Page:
We’ve been fueled by fairytales of being rescued from drudgery like Cinderella or awakened from a long sleep by the magic of a kiss like Sleeping Beauty. We women have envisioned ourselves as damsels to be rescued, while men pictured themselves as heroes riding up on white horses.
Classic literature, modern music, and movies haven’t done us any favors either. We’ve mooned over the obsessive love of Cathy and Heathcliff in Wuthering Heights with its “I can’t survive without you” mentality. Love songs have taught us that passion is all about somehow blending into each other until there are no boundaries left. This has left us conditioned to believe that we aren’t in love unless we lose ourselves. While a certain amount of surrender to love is both necessary and beneficial, giving ourselves up to another person is not.
Then, there’s the “finding The One” mentality, underwritten by countless movies and romance novels. But have you noticed how almost all romantic comedies end right before all the hard stuff begins? By the “hard stuff,” I mean the reality of living together day-to-day, among the stresses of paying the bills, doing chores, and taking care of the kids. Not to mention all the psycho-emotional baggage we all carry with us from childhood.
Many of the people I’ve coached, both men and women, have assimilated the belief that if they find “The One,” they won’t ever have to feel lonely, sad, or rejected again. We look for a relationship that will provide us with validation and approval. But that’s a myth, and that myth is a trap. My apologies if I’m the one breaking the bad news here, but relationship won’t prevent you from feeling any of those unpleasant emotions. The only person who can ease your feelings of loneliness, sadness, or rejection is you. The only person who can validate you and give you the approval you seek is you.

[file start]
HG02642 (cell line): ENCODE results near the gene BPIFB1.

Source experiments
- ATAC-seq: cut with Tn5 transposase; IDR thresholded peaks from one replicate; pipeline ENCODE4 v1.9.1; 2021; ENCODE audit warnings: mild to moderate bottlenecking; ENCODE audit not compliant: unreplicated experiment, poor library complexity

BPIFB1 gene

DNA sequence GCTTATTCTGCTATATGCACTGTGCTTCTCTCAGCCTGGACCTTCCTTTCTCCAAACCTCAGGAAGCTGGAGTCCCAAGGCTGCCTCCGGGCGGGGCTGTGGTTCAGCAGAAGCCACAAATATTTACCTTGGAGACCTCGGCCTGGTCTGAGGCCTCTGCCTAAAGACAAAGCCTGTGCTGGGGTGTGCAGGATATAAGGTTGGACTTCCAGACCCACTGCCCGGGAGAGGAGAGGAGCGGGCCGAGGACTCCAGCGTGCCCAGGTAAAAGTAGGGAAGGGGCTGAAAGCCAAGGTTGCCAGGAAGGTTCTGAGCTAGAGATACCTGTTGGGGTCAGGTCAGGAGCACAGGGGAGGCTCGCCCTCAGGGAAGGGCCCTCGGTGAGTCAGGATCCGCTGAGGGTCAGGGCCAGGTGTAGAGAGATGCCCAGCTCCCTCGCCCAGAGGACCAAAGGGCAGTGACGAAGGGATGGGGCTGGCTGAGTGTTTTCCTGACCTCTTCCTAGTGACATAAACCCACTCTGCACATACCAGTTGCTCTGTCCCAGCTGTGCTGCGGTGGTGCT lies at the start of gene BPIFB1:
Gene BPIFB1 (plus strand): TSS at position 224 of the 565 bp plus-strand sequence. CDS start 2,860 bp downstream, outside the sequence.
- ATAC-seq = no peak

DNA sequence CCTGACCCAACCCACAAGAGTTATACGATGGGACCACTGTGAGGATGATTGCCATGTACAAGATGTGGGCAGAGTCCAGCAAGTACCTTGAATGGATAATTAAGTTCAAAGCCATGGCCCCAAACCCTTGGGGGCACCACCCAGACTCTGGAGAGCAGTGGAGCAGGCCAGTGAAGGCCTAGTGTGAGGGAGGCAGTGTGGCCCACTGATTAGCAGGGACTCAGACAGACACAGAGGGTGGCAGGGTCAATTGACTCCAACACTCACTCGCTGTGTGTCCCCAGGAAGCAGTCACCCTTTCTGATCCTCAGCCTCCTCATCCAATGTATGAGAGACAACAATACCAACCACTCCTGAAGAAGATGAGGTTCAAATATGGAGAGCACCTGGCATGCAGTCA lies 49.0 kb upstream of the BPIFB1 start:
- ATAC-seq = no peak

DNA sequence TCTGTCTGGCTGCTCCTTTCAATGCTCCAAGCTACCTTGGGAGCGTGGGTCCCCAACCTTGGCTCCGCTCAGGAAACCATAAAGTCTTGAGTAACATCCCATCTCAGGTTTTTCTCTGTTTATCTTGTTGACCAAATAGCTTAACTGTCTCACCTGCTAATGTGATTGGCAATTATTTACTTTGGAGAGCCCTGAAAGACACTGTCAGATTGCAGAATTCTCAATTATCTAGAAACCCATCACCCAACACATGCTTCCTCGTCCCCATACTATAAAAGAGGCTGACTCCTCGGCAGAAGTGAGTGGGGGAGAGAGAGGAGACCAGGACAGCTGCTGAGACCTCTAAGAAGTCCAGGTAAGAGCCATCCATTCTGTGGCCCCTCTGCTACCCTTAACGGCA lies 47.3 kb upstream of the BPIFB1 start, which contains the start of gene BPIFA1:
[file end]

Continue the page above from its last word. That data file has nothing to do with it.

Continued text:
I do believe that “true love” and easy relationships are possible for people who’ve already done the hard work of learning these lessons. But the truth is that until you love and accept yourself, no one else’s validation is going to stick. You’ll want to believe their praise, but you won’t believe it at the deepest unconscious levels. Because of this, you’ll just need validation again the next day…and the next day…and the next. Have you ever known anyone who needed to be validated all the time? It’s exhausting.
That’s what I meant when I said that healthy relationship is really about loving yourself. Relationships remain on shaky ground when you require someone else to determine your worthiness. That’s because no one else can guarantee your worth. You’re inherently worthy, and it’s up to you to take that in and truly believe it.